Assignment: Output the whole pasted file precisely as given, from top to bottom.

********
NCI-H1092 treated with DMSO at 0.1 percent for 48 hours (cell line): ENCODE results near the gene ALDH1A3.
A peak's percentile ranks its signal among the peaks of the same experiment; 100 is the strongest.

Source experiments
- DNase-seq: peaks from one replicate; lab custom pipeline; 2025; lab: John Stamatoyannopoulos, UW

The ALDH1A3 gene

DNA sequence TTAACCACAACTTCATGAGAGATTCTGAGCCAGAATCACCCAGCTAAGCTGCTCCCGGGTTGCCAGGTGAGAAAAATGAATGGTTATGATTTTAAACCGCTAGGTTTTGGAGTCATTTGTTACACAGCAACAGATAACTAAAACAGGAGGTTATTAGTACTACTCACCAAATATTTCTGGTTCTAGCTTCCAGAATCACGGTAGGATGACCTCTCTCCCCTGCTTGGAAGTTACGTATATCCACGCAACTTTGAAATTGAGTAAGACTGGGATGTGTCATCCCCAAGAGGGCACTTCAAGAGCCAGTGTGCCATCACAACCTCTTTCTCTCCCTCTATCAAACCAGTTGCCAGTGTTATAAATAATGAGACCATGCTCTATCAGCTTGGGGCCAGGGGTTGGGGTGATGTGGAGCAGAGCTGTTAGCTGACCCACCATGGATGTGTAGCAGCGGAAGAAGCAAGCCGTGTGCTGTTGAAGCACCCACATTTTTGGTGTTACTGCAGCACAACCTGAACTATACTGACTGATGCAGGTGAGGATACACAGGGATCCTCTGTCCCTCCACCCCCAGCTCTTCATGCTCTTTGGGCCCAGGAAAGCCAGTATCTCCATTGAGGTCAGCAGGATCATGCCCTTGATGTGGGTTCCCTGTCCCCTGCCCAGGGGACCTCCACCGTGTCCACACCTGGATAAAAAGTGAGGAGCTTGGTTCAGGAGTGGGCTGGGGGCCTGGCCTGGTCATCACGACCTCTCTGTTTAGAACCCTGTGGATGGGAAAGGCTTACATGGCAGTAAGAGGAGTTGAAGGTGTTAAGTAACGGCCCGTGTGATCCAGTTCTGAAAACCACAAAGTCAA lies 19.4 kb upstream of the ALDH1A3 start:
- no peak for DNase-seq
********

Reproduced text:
NCI-H1092 treated with DMSO at 0.1 percent for 48 hours (cell line): ENCODE results near the gene ALDH1A3.
A peak's percentile ranks its signal among the peaks of the same experiment; 100 is the strongest.

Source experiments
- DNase-seq: peaks from one replicate; lab custom pipeline; 2025; lab: John Stamatoyannopoulos, UW

The ALDH1A3 gene

DNA sequence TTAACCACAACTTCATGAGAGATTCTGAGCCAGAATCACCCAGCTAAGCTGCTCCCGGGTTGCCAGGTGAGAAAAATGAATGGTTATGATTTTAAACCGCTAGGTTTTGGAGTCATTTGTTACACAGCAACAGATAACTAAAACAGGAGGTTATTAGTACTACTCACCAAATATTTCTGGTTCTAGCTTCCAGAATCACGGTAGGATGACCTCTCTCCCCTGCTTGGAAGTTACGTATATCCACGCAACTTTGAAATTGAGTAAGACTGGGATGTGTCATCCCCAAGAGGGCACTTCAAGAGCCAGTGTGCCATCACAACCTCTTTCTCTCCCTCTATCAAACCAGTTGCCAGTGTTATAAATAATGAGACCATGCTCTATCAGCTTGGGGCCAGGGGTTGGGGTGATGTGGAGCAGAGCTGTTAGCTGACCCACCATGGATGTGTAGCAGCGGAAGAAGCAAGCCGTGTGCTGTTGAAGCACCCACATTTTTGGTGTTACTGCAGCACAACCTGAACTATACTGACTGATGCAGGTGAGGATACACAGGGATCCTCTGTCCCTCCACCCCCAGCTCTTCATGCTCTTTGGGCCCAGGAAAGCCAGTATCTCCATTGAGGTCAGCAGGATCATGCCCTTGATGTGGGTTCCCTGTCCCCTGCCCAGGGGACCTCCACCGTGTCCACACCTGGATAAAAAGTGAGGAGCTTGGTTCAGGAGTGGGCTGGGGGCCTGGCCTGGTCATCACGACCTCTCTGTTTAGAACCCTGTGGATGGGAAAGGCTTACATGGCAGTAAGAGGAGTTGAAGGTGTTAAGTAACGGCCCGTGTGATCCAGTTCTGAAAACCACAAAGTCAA lies 19.4 kb upstream of the ALDH1A3 start:
- no peak for DNase-seq